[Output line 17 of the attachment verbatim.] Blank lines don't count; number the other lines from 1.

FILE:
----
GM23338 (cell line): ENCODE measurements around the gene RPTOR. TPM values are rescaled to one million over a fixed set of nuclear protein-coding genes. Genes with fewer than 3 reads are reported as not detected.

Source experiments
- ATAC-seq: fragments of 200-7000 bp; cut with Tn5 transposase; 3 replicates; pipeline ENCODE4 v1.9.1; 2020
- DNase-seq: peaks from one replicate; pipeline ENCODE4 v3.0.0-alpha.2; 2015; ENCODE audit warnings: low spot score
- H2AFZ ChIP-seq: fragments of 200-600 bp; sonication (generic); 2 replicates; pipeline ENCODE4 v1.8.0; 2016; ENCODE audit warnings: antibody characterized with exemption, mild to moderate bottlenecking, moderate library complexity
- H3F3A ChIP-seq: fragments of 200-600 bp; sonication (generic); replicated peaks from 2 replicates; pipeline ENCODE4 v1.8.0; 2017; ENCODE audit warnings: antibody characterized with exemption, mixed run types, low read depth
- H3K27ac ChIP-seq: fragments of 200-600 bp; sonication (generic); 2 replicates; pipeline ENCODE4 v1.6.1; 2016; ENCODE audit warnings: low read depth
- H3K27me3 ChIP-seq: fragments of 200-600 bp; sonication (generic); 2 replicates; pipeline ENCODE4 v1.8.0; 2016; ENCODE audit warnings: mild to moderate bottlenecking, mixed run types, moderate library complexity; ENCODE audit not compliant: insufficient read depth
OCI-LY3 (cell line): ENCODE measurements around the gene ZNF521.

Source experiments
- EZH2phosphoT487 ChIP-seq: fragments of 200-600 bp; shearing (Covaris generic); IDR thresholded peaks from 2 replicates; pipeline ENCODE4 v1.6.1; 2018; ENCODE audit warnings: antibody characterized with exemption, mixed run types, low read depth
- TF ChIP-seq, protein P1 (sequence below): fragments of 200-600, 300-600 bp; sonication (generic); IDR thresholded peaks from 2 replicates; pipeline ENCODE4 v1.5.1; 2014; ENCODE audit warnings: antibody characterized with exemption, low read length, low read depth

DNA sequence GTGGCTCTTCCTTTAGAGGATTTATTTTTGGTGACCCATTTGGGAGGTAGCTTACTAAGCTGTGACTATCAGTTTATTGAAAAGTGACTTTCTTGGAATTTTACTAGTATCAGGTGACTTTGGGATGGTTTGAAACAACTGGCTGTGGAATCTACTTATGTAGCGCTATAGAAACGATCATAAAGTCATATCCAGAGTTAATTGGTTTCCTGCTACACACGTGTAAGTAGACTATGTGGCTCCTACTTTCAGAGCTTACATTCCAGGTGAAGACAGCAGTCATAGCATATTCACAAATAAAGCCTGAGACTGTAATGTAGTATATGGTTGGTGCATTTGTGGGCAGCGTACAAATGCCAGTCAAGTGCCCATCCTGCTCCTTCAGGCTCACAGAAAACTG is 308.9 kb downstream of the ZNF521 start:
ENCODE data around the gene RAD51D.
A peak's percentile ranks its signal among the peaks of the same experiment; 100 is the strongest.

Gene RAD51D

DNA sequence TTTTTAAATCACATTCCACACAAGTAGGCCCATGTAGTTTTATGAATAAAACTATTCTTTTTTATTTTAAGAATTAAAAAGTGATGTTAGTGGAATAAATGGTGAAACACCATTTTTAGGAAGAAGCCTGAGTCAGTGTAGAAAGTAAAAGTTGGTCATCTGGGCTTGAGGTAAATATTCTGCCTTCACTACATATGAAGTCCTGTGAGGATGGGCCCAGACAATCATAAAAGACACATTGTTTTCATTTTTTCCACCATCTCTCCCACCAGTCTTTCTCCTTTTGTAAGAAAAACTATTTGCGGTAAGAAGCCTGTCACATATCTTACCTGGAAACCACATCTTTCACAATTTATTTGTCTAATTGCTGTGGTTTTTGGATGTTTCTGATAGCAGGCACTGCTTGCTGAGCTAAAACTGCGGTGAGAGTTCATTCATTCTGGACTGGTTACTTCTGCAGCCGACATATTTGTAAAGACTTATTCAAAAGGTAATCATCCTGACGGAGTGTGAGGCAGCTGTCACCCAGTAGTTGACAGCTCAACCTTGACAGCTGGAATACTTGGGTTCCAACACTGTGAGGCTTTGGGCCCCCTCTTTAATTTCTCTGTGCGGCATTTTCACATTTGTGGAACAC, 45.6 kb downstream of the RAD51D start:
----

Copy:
DNA sequence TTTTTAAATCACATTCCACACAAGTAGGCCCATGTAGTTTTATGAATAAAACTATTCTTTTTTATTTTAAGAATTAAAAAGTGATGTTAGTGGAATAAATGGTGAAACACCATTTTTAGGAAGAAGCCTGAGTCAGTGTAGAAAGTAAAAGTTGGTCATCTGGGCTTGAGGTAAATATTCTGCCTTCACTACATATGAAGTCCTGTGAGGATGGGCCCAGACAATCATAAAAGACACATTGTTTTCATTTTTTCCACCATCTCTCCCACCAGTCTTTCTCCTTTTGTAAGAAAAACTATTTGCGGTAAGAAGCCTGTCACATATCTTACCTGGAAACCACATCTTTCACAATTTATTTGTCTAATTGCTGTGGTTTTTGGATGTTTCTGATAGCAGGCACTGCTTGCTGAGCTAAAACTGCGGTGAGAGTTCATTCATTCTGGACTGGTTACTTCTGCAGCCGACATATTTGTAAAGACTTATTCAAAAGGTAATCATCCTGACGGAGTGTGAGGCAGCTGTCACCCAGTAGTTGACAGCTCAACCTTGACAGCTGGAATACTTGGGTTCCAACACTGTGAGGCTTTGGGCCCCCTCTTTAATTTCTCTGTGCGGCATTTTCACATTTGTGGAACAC, 45.6 kb downstream of the RAD51D start: